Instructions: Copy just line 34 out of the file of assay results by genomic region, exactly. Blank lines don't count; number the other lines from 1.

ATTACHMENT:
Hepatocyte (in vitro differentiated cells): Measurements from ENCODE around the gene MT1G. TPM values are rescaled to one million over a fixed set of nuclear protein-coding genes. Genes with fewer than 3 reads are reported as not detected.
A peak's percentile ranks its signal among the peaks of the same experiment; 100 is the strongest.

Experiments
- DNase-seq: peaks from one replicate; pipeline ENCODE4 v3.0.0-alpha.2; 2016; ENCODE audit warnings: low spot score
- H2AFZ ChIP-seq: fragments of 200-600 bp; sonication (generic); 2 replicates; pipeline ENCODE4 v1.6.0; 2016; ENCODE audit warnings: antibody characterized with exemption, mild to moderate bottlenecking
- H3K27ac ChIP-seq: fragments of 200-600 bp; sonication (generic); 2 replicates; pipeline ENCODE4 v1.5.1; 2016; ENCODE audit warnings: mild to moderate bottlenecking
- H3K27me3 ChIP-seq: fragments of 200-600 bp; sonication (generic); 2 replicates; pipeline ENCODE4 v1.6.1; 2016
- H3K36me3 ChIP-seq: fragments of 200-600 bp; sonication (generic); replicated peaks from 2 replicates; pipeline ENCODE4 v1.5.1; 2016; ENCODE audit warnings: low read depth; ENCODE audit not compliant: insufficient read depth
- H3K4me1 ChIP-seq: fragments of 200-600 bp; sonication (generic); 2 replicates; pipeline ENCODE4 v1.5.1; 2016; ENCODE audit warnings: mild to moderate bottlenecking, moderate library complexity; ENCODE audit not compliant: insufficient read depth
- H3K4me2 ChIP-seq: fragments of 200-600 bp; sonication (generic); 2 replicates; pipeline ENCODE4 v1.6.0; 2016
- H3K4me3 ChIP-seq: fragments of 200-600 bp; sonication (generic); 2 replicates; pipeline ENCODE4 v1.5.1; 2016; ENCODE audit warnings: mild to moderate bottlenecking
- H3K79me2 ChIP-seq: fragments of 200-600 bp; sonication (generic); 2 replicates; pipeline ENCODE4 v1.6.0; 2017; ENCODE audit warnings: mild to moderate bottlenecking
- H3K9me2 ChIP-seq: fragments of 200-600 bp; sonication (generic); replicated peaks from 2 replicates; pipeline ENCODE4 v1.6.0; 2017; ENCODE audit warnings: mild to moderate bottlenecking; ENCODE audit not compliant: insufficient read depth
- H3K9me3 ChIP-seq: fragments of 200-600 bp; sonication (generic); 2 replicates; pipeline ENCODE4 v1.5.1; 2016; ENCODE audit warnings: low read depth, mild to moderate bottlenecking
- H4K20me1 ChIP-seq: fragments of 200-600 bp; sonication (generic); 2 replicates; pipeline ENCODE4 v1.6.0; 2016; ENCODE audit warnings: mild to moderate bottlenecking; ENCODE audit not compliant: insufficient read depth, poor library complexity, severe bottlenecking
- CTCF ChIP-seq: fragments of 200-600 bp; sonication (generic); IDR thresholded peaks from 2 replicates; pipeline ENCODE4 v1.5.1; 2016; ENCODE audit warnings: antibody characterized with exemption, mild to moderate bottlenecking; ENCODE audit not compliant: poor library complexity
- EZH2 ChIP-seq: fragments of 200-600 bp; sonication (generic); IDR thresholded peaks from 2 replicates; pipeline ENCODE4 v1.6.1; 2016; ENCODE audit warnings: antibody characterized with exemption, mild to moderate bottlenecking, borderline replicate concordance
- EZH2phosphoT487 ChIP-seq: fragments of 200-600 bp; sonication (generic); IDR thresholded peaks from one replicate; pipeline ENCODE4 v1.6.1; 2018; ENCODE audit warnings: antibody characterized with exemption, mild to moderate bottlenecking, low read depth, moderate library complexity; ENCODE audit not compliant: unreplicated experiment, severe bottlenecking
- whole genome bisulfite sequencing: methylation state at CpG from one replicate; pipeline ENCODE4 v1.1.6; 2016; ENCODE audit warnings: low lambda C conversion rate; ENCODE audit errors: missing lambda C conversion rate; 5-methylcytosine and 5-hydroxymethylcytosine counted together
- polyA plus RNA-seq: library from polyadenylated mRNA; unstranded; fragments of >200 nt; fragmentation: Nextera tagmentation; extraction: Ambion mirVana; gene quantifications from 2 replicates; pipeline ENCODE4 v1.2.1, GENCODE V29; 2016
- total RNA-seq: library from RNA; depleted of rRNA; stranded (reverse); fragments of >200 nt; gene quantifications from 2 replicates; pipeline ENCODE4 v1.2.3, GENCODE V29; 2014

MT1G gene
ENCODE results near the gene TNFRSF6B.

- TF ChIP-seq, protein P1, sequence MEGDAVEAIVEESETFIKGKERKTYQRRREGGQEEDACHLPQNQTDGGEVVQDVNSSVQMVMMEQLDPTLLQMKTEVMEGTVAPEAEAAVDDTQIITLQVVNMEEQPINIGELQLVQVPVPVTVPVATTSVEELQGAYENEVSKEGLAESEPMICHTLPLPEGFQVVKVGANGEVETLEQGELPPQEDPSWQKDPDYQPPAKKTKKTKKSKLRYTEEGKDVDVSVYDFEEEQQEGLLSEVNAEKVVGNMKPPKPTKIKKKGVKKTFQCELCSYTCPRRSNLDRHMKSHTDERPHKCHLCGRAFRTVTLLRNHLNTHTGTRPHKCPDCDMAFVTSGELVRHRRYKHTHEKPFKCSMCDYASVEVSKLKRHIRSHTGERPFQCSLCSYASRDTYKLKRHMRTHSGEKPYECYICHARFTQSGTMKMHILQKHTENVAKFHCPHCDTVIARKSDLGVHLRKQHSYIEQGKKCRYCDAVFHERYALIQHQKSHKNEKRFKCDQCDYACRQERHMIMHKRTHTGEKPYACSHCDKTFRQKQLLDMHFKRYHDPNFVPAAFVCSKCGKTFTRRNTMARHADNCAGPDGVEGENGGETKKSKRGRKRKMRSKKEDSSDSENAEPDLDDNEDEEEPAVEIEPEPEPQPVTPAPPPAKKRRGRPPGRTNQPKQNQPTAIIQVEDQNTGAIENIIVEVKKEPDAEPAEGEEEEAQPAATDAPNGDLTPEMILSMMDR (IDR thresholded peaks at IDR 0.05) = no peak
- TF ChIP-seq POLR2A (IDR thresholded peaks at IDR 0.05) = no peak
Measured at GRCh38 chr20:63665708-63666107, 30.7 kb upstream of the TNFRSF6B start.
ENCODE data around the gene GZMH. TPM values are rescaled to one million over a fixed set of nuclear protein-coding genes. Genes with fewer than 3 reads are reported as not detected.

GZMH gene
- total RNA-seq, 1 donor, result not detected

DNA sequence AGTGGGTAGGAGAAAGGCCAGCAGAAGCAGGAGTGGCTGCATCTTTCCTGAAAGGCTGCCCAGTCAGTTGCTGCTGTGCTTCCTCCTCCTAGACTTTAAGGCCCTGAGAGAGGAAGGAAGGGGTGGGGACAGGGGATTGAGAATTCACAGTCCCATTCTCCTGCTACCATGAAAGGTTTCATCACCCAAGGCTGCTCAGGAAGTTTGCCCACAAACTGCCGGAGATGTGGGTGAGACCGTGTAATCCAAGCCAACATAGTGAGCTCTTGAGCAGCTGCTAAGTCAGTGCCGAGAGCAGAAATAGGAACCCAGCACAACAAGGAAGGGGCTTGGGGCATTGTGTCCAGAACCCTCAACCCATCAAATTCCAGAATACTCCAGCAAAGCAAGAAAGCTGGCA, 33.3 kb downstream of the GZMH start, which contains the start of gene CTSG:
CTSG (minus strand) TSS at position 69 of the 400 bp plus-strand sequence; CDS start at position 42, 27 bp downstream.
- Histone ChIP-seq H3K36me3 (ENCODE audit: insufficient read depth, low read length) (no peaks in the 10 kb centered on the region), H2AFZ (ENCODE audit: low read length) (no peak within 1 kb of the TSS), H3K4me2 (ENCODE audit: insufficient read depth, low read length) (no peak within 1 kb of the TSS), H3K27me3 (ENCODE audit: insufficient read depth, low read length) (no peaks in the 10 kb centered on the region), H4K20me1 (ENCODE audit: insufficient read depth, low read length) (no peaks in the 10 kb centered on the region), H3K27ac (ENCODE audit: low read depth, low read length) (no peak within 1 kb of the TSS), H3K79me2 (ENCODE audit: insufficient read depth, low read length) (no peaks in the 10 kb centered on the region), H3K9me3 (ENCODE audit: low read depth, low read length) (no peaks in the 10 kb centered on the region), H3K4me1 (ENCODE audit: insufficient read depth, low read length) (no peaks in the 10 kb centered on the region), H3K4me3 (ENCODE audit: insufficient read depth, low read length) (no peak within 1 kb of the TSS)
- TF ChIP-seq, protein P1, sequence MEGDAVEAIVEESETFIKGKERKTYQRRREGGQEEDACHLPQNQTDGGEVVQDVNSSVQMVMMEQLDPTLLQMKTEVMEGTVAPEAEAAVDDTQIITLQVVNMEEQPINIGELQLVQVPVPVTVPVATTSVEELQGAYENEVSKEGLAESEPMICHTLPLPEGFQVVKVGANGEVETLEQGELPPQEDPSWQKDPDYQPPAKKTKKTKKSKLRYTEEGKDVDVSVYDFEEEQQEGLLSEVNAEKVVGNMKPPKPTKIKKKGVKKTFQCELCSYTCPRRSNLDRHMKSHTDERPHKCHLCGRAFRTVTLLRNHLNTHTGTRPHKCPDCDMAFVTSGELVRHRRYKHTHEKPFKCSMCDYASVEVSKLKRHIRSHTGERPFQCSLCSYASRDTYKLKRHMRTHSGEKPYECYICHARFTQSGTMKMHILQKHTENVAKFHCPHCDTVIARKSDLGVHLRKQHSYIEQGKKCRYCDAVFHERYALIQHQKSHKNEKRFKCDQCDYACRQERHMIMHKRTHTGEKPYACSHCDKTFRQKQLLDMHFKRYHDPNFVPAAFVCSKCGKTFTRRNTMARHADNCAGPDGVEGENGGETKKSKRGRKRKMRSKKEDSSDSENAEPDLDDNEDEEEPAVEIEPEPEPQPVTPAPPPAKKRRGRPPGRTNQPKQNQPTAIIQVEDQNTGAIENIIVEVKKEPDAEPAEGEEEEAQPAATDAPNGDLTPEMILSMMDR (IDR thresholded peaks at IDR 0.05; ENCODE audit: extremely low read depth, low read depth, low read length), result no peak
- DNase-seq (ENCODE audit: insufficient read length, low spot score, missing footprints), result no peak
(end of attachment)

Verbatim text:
- DNase-seq (ENCODE audit: insufficient read length, low spot score, missing footprints), result no peak